GentiBio is collaborating with Bristol Myers Squibb to develop new engineered regulatory T cell (Treg) therapies to re-establish immune tolerance and repair tissue in patients living with inflammatory bowel diseases, which cause debilitating and life-threatening chronic inflammation of the gastrointestinal tract. Current therapies are largely focused on systemic anti-inflammatories and broad immunosuppression, which can cause adverse effects and are not curative.  

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A Family Finds Answers in Seattle Children’s CRMO Program

Thanks to the Chronic Recurrent Multifocal Osteomyelitis (CRMO) Program at Seattle Children’s, a family found answers and treatment for their son’s pain. Now that the symptoms associated with the disease are under control, Seth Maharry is able to focus on doing things he loves most— like playing guitar.

From an early age, Seth Maharry has been an active kid. He started playing soccer at age 4, joined Little League at 5 and by the time he was 9, Seth earned a spot on a club team in Gig Harbor, Washington where he played soccer year-round. During a tournament in Portland, Oregon, Seth started to complain about the pain in his hip.

“We figured he’d just been playing soccer all weekend,” said his mom Nora. “We saw the physical therapist and they said everything was fine, but it continued to get worse and worse.”

Seth’s parents decided to take Seth to the doctor but were told it was just growing pains, though it was clear to Nora that this was something far more serious.

“That was our battle for a year and a half,” Nora explained. “My heart just ached because I knew what we were being told was not right.”

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Odessa Brown Children’s Clinic Leader Awarded 2022 Physician of the Year by AAIP

Shaquita L Bell, MD of Seattle Children’s Odessa Brown Children’s Clinic

Dr. Shaquita Bell, Senior Medical Director of Seattle Children’s Odessa Brown Children’s Clinic (OBCC), has been awarded 2022 Physician of the Year by the Association of American Indian Physicians (AAIP) for her longstanding commitment to the individual and collective health of Indigenous and multi-racial children and impact within her community.

The distinguished award was presented to Dr. Bell ahead of the AAIP’s Annual Meeting and National Health Conference which brings together healthcare professionals, policy makers and community tribal members to discuss the pressing health concerns of American Indian/Alaska Natives across the nation.

 

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PedAL Initiative ‘Dares’ to Transform Treatment and Care for Kids with Blood Cancer

PedAL leadership left to right: E. Anders Kolb, Gwen Nichols, Samuel L. Volchenboum, Laura Di Laurenzio, Soheil Meshinchi, Todd Cooper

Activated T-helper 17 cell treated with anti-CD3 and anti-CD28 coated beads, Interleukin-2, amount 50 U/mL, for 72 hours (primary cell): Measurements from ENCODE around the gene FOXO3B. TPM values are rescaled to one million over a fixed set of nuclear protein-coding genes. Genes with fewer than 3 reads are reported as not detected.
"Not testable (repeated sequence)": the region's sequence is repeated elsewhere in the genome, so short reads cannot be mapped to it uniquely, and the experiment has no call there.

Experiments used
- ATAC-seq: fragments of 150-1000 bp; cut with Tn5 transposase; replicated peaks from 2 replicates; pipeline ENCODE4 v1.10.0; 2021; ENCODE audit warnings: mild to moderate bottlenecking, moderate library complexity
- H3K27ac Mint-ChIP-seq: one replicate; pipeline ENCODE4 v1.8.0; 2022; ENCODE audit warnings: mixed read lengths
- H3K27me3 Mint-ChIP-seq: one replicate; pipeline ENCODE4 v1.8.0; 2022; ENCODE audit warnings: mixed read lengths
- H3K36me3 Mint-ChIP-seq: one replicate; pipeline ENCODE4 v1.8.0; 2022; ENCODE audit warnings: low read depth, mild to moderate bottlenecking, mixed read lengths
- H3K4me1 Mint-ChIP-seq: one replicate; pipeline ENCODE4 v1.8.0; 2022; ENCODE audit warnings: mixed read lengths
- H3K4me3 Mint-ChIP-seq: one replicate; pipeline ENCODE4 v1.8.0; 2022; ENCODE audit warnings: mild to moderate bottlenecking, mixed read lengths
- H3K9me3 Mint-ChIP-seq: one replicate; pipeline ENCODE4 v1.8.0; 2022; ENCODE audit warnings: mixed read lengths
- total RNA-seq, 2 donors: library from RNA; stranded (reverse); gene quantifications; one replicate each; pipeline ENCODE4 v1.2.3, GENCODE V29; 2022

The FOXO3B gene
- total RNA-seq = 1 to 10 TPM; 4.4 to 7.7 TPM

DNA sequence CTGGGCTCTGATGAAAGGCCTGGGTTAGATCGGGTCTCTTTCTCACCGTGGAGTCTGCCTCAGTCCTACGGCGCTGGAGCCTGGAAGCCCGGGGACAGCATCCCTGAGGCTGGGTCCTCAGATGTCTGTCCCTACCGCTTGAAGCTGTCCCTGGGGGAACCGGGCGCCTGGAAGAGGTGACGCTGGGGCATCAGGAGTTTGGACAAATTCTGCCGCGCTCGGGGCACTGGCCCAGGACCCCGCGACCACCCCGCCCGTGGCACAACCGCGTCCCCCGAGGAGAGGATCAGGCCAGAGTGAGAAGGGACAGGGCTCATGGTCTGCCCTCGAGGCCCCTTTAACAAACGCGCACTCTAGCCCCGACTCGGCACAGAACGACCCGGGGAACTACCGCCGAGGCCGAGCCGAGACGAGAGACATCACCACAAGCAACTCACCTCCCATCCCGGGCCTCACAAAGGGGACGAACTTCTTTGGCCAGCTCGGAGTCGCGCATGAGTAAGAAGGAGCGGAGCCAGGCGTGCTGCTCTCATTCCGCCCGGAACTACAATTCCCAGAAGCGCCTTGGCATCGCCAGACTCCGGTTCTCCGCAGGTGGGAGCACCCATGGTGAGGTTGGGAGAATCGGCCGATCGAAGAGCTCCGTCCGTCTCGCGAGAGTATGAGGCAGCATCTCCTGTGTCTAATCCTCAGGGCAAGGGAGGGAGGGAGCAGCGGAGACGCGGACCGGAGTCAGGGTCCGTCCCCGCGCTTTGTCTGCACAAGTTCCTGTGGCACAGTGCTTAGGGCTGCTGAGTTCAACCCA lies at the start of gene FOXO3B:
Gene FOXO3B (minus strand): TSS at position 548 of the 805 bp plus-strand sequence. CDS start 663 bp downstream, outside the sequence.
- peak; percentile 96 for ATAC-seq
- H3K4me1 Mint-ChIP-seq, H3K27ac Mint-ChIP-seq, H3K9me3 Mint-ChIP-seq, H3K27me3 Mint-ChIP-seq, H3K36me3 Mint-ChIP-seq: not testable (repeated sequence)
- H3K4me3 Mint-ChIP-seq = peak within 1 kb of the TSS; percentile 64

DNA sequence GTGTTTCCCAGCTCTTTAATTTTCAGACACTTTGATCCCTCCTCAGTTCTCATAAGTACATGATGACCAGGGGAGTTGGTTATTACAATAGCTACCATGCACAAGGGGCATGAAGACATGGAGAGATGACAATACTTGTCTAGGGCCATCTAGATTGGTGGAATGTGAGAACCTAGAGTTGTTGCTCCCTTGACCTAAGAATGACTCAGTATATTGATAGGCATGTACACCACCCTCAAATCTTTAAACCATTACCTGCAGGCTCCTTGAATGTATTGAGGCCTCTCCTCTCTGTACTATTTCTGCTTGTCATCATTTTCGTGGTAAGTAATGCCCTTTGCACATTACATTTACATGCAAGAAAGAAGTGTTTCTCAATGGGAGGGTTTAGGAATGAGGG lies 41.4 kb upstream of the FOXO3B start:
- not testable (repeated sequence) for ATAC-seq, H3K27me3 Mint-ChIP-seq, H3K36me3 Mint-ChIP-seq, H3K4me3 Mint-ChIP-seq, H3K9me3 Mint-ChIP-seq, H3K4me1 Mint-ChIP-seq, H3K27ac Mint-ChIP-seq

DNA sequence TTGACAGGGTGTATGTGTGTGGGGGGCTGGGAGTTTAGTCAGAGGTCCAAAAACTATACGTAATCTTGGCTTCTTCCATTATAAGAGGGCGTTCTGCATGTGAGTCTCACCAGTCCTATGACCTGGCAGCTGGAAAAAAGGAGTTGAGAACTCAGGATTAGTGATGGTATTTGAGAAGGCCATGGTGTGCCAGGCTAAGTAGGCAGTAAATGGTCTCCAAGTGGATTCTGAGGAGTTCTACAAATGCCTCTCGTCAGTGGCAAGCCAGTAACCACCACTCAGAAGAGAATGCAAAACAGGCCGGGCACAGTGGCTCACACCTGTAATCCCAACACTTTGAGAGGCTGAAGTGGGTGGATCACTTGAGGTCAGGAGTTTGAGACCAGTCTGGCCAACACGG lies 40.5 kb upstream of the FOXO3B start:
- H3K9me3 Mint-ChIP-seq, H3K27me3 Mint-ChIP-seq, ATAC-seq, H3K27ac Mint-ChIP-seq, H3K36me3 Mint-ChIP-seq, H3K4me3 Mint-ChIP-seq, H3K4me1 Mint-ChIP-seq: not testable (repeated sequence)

The PedAL (Pediatric Acute Leukemia) Master Trial is part of the Leukemia & Lymphoma Society’s Dare to Dream Project with one of Seattle Children’s doctors leading the clinical trials for pediatric acute leukemia.

 

For children battling through a diagnosis of relapsed leukemia, moving away from standard chemotherapy and onto newer, safer treatments is something many families are hopeful for.

Seattle Children’s is actively working to identify, validate and innovate how children with pediatric acute leukemia, including acute myeloid leukemia and other high-risk leukemias, are treated through a collaborative master screening clinical trial led by The Leukemia & Lymphoma Society (LLS) called Pediatric Acute Leukemia (PedAL).

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Summer Heat Wave: Four Things Parents Should Always Keep in Mind

With a heat wave expected to impact Washington this week, many families across the state have health questions and concerns in mind.

Dr. Tony Woodward, medical director of emergency medicine at Seattle Children’s, provides the following advice for parents and caregivers about how to beat the heat as well as keep their kids safe this summer.

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No Stone Unturned: Seattle Children’s High-Risk Leukemia Experts Specialize in the Toughest Cases

Josh, Harper and Meagan in June 2022

Two years ago, Meagan stood in a hospital room at Seattle Children’s cradling her 1-year-old daughter, Harper, against her chest. Her fiancé, Josh, huddled close to them and kissed the thinning hair on top of their baby’s head.

A feeding tube was routed through Harper’s nose and her eyes were brimming with tears. Exhausted, she snuggled into her mom’s arms as a photographer took their picture.

Meagan and Josh feared those would be the last photos taken of their baby girl.